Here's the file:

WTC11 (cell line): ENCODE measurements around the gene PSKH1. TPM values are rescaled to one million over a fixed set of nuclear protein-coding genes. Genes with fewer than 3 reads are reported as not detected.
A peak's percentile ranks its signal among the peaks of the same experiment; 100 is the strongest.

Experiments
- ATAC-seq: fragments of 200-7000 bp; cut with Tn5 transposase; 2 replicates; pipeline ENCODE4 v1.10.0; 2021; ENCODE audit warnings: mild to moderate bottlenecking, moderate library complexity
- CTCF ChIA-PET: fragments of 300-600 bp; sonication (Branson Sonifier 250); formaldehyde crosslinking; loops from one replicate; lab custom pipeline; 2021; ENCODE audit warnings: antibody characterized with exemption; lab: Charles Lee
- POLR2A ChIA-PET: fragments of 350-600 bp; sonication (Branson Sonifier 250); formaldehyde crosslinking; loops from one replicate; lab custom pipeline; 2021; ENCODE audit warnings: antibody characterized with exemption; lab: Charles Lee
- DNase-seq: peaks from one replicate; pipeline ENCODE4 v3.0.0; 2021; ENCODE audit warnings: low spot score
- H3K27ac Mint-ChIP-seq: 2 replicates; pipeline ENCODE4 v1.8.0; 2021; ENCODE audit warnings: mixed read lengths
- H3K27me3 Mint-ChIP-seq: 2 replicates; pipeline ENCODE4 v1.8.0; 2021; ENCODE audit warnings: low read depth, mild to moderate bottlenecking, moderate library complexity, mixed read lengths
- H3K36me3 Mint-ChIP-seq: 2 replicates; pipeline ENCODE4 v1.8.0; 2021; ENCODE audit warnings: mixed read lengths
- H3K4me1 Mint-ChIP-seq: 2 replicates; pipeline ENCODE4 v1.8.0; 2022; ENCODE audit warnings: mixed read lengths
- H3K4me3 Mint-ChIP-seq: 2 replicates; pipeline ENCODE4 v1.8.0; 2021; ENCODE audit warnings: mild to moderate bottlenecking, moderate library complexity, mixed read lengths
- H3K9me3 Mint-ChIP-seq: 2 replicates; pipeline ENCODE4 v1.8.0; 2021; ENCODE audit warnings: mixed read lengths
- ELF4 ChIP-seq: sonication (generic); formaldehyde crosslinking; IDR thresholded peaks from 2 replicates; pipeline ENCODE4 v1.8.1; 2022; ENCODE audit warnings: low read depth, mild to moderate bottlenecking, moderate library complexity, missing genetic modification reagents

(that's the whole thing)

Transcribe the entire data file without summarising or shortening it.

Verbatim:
WTC11 (cell line): ENCODE measurements around the gene PSKH1. TPM values are rescaled to one million over a fixed set of nuclear protein-coding genes. Genes with fewer than 3 reads are reported as not detected.
A peak's percentile ranks its signal among the peaks of the same experiment; 100 is the strongest.

Experiments
- ATAC-seq: fragments of 200-7000 bp; cut with Tn5 transposase; 2 replicates; pipeline ENCODE4 v1.10.0; 2021; ENCODE audit warnings: mild to moderate bottlenecking, moderate library complexity
- CTCF ChIA-PET: fragments of 300-600 bp; sonication (Branson Sonifier 250); formaldehyde crosslinking; loops from one replicate; lab custom pipeline; 2021; ENCODE audit warnings: antibody characterized with exemption; lab: Charles Lee
- POLR2A ChIA-PET: fragments of 350-600 bp; sonication (Branson Sonifier 250); formaldehyde crosslinking; loops from one replicate; lab custom pipeline; 2021; ENCODE audit warnings: antibody characterized with exemption; lab: Charles Lee
- DNase-seq: peaks from one replicate; pipeline ENCODE4 v3.0.0; 2021; ENCODE audit warnings: low spot score
- H3K27ac Mint-ChIP-seq: 2 replicates; pipeline ENCODE4 v1.8.0; 2021; ENCODE audit warnings: mixed read lengths
- H3K27me3 Mint-ChIP-seq: 2 replicates; pipeline ENCODE4 v1.8.0; 2021; ENCODE audit warnings: low read depth, mild to moderate bottlenecking, moderate library complexity, mixed read lengths
- H3K36me3 Mint-ChIP-seq: 2 replicates; pipeline ENCODE4 v1.8.0; 2021; ENCODE audit warnings: mixed read lengths
- H3K4me1 Mint-ChIP-seq: 2 replicates; pipeline ENCODE4 v1.8.0; 2022; ENCODE audit warnings: mixed read lengths
- H3K4me3 Mint-ChIP-seq: 2 replicates; pipeline ENCODE4 v1.8.0; 2021; ENCODE audit warnings: mild to moderate bottlenecking, moderate library complexity, mixed read lengths
- H3K9me3 Mint-ChIP-seq: 2 replicates; pipeline ENCODE4 v1.8.0; 2021; ENCODE audit warnings: mixed read lengths
- ELF4 ChIP-seq: sonication (generic); formaldehyde crosslinking; IDR thresholded peaks from 2 replicates; pipeline ENCODE4 v1.8.1; 2022; ENCODE audit warnings: low read depth, mild to moderate bottlenecking, moderate library complexity, missing genetic modification reagents